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Proving Lost Earning Capacity in Court

I’m Katelyn Holub, an attorney focusing on personal injury law in northwest Indiana.

Welcome to Personal Injury Primer, where we break down the law into simple terms, provide legal tips, and discuss personal injury law topics.

Today’s question was prompted by the subject of lost earnings capacity damages addressed in an earlier podcast. That episode prompted a question about how one actually goes about proving such a claim.

The elements of proof necessary to establish a claim for loss of earning capacity as an element of damage are pretty simple:

  1. Proof of the existence of some earning capacity–either actual or potential — before the injury:

– In other words, proof of the claimant’s track record or earnings history comes into play. Imagine a musician who has a band. When that musician suffers a hand injury and can no longer play piano or guitar, we will want to see what was earned playing at concert venues in the past.

  1. Proof that this earning capacity has been lost or diminished:

– Here, the plaintiff needs to establish that the capacity to earn has been restricted or impinged. Imagine the same musician can no longer perform because their hand is broken and cannot play concerts anymore.

  1. Proof that the cause of the lost or diminished earning capacity is proximately caused by the injury:

– Here, our example musician needs to establish with medical proof that the injury to the hand was suffered in the car crash or other injury event.

  1. Proof of the dollar amount of the loss:

– An economist may be of help in making this calculation. In our musician example, proof could be that the rest of the band became hugely successful, but since the injury plaintiff had to leave the band, they lost out on the success the others enjoyed.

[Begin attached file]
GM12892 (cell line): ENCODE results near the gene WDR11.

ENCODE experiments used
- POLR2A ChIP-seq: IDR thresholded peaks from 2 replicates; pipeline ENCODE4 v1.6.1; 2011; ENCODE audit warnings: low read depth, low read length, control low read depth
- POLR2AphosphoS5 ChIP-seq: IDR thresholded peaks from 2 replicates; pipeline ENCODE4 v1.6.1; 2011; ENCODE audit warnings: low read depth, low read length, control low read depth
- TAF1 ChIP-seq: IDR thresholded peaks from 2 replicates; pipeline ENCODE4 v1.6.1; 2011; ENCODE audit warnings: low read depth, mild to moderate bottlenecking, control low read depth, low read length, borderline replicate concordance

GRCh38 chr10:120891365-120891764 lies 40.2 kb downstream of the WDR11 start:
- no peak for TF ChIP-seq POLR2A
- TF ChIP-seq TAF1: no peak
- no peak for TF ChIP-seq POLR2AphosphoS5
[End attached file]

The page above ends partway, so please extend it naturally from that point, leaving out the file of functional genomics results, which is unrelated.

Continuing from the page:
Factors to be considered include:

A plaintiff’s physical condition before and after the injury. The plaintiff’s age and life expectancy before and after the injury incident. Previous earnings history. Work record. A calculation of the reasonable amount the plaintiff probably would have earned absent the injury. And the probability he would have continued to receive earnings over the balance of his working life.

Pretty simple right?

Maybe not so simple.

Suppose our example, the musician can no longer play in the band. However, they can write songs. They still earn a percentage of the band’s success going into the future, just a smaller percentage.

As you can see, the simple can become complex depending on the precise circumstances.

I hope you found this information helpful. If you are a victim of someone’s carelessness, substandard medical care, a product defect, work injury, or another personal injury, please call (219) 736-9700 with your questions. You can also learn more about us by visiting our website at DavidHolubLaw.com – while there, make sure you request a copy of our book “Fighting for Truth.”